It’s summertime, which means it’s construction season. Common construction tasks such as painting, carpentry, mixing cement, and welding all involve some level of exposure to particulates. What kind of respiratory protection do you need – and how do you know what works best for you?
Dust Masks – for Cleaning, Construction, and More
You’ve seen dust masks before. In their simplest configuration, they take the form of a cloth pad, molded to the shape of a wearer’s face with a thin metal strip running across the bridge of the nose. They’re secured to the wearer’s head with one or more elastic straps.
Dust masks are mainly intended to guard against nuisance materials – yes, including dust as the name suggests, but also particles created by light to moderate construction work. Use a dust mask during sanding, hammering, cutting wood, and any other activity that’s likely to create small particles that you wouldn’t want to breathe in.
Many dust masks are advertised as being NIOSH N95 compliant. This means that the National Institute for Occupational Safety and Health (NIOSH) has certified that a particular filter, when used correctly, can screen out 95% of airborne particles. Notably, N95-rated devices cannot screen out oil-based particulates. To protect against these and other dangerous chemicals, you’ll need a respirator.
Respirators – Protect Your Lungs Against Harsh Chemicals
Compared to a dust mask, a respirator is an obviously heavy-duty piece of equipment. Visually, it’s defined by thick nylon straps that go around the back of the wearer’s head, a rubber gasket that fits over their mouth and nose, and two large filtration cartridges. The idea of a respirator is to create an airtight seal over the wearer’s face and filter every particle of air that goes into their lungs.
Respirators are designed to protect the wearer against particles that may threaten short- or long-term damage to their health. This includes volatile organic compounds (VOCs) created by spray paint, vapors from solvents such as epoxy, and fumes emitted by metal during welding. Different respirators may be necessary for different applications – a respirator that protects against spray paint may be useless against welding fumes. For some applications, it may even be necessary to purchase a powered respirator with a self-contained air supply.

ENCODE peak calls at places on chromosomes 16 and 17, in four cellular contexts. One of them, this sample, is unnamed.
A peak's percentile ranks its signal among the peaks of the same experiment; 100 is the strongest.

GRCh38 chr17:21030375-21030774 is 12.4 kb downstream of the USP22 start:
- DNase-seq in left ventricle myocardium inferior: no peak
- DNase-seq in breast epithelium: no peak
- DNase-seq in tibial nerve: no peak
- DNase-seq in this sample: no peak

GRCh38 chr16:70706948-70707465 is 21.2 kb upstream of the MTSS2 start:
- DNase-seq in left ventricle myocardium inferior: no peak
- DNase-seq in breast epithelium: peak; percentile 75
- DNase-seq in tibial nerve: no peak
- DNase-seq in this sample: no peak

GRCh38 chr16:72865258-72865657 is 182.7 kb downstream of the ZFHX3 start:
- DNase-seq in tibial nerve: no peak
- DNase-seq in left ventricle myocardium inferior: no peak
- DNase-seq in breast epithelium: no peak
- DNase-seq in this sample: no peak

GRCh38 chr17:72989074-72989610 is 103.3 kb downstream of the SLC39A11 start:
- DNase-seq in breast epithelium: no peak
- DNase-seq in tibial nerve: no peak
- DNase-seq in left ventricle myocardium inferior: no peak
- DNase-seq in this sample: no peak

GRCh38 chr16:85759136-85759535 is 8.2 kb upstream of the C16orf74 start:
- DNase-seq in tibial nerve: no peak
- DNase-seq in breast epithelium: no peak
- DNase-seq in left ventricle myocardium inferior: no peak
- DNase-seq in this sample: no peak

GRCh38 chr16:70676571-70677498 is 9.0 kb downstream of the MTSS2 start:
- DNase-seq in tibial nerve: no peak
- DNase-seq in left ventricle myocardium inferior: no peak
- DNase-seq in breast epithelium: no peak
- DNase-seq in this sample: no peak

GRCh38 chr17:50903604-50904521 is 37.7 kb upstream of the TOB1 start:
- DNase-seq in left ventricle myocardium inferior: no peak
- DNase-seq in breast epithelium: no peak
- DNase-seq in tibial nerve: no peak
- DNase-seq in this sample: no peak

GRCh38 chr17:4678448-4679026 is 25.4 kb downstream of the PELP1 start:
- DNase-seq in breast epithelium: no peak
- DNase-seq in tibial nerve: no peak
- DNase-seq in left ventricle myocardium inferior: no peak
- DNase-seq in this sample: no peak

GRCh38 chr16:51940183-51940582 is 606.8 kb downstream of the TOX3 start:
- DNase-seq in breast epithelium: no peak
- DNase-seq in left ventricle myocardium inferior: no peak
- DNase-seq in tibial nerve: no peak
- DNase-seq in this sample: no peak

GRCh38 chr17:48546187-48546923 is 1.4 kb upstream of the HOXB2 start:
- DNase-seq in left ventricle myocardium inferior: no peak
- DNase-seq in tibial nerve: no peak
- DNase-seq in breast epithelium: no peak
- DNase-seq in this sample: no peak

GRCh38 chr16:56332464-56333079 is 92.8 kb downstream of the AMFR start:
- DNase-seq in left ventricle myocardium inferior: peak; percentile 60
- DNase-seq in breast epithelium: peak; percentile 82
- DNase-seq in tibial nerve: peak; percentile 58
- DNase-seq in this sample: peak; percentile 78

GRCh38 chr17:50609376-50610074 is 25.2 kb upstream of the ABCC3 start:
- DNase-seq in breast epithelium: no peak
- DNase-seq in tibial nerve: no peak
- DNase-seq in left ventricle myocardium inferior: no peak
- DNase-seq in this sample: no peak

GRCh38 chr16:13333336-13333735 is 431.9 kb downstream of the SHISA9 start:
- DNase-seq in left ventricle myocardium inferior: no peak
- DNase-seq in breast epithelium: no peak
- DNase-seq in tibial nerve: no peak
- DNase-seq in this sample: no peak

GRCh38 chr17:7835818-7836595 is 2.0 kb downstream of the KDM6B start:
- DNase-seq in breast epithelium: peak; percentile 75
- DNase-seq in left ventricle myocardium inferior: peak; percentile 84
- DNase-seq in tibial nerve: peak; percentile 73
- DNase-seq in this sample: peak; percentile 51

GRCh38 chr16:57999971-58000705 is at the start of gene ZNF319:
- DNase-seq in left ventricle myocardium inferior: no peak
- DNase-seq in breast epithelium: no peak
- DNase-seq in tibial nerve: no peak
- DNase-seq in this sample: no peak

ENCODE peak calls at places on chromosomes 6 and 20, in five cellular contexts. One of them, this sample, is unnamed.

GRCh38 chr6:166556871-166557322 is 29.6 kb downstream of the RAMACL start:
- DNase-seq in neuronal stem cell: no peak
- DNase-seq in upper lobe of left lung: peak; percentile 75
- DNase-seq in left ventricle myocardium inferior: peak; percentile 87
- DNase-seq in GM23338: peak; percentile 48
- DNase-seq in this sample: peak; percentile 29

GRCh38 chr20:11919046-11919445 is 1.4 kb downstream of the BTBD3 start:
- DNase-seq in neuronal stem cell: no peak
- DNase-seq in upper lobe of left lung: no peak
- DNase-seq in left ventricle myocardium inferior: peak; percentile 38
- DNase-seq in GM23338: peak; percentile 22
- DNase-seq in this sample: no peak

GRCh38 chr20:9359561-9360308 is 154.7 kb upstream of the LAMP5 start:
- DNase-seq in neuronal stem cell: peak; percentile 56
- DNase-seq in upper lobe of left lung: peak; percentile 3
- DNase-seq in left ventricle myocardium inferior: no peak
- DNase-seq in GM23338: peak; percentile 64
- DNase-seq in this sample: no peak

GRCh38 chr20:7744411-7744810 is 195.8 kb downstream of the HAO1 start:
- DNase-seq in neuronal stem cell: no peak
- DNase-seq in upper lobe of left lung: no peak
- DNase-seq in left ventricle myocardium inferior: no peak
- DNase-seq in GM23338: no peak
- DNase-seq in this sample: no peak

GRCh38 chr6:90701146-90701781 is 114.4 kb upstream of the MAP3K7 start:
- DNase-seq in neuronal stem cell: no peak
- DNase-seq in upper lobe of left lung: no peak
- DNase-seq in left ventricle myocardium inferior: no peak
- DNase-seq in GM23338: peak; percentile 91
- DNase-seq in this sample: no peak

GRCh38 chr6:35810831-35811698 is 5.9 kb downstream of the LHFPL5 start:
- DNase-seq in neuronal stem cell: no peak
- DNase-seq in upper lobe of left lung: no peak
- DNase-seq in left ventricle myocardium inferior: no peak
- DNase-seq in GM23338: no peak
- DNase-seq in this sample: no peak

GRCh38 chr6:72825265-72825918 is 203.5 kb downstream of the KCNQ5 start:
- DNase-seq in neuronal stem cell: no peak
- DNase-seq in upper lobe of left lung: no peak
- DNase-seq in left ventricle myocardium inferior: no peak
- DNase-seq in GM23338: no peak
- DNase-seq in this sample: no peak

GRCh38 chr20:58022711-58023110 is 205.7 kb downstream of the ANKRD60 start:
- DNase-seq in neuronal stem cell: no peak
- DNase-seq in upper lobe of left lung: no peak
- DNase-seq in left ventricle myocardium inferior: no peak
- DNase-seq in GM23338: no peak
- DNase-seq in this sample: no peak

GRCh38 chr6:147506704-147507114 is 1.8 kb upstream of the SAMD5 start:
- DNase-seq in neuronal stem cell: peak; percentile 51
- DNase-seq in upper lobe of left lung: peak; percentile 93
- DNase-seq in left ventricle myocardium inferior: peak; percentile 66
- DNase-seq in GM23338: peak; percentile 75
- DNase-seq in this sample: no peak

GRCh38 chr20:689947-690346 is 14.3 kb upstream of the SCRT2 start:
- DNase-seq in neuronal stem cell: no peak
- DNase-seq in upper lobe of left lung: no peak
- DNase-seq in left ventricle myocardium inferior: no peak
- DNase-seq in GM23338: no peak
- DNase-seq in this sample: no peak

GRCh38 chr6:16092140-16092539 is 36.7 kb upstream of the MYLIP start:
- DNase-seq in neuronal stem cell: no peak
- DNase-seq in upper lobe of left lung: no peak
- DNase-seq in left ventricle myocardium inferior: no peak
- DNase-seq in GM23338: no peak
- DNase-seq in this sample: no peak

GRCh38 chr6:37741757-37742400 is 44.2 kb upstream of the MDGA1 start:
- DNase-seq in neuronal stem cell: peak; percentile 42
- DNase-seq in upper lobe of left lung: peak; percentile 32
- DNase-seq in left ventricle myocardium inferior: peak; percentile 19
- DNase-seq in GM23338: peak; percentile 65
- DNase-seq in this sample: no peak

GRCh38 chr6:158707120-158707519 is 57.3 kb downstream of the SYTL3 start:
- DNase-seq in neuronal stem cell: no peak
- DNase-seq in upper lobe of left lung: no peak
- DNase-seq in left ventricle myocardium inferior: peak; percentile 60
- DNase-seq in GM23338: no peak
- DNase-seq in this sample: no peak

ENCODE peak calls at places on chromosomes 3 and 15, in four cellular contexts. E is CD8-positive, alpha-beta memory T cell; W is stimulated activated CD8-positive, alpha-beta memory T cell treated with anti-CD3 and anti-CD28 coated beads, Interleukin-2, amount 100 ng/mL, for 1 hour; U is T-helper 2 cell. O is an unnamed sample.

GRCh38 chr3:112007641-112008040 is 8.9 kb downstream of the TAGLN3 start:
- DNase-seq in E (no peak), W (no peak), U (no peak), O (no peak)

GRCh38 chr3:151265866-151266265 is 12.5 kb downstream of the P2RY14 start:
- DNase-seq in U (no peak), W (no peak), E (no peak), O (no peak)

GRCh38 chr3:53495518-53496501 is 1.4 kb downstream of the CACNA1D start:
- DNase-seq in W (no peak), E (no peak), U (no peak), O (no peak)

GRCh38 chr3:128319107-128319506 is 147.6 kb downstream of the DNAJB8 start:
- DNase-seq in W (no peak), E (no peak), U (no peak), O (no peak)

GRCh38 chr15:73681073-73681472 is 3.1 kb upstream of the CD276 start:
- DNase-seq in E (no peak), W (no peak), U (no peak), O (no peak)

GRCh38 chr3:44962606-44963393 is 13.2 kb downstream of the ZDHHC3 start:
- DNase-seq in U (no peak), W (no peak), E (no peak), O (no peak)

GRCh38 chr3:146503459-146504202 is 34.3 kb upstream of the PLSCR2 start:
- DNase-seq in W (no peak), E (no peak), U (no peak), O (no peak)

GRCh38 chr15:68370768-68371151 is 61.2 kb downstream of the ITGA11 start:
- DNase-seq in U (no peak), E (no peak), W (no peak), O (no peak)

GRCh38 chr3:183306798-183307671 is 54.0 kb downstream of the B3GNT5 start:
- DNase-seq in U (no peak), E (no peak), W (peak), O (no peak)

When to Use a Dusk Mask, and When to Use a Respirator
For hobbyists and weekend craftsmen, a disposable dust mask may represent everything you need to complete a project safely – but there are exceptions. Spray paint, as previously mentioned, contains VOCs that can poison a user who inhales them for too long. A cloth dust mask won’t prevent inhalation – only a respirator will. As a rule of thumb, any project involving an application of hazardous chemicals will require a respirator. These chemical products should contain a safety data sheet which mandates respirator use.
When respirator usage is called for, it is not enough simply to wear it – it must be worn correctly. There are two simple tests if a respirator (specifically a half mask respirator) fits correctly. The first is a positive pressure test, conducted by blocking the exhalation valve of the respirator and blowing outward. If the facepiece bulges out without leaking, the respirator fits. A negative pressure test is conducted by blocking the respirator cartridges and inhaling. If the facepiece collapses slightly without leaking, the respirator fits.
Using a respirator may seem inconvenient but using one correctly can literally be lifesaving. There are a number of options that individuals may find more comfortable and better-fitting. Full face respirators for example, or loose-fitting powered respirators, may be much more comfortable and better-fitting for those with beards. Don’t be afraid to shop around! After all, it could end up being the most important piece of protective equipment you own.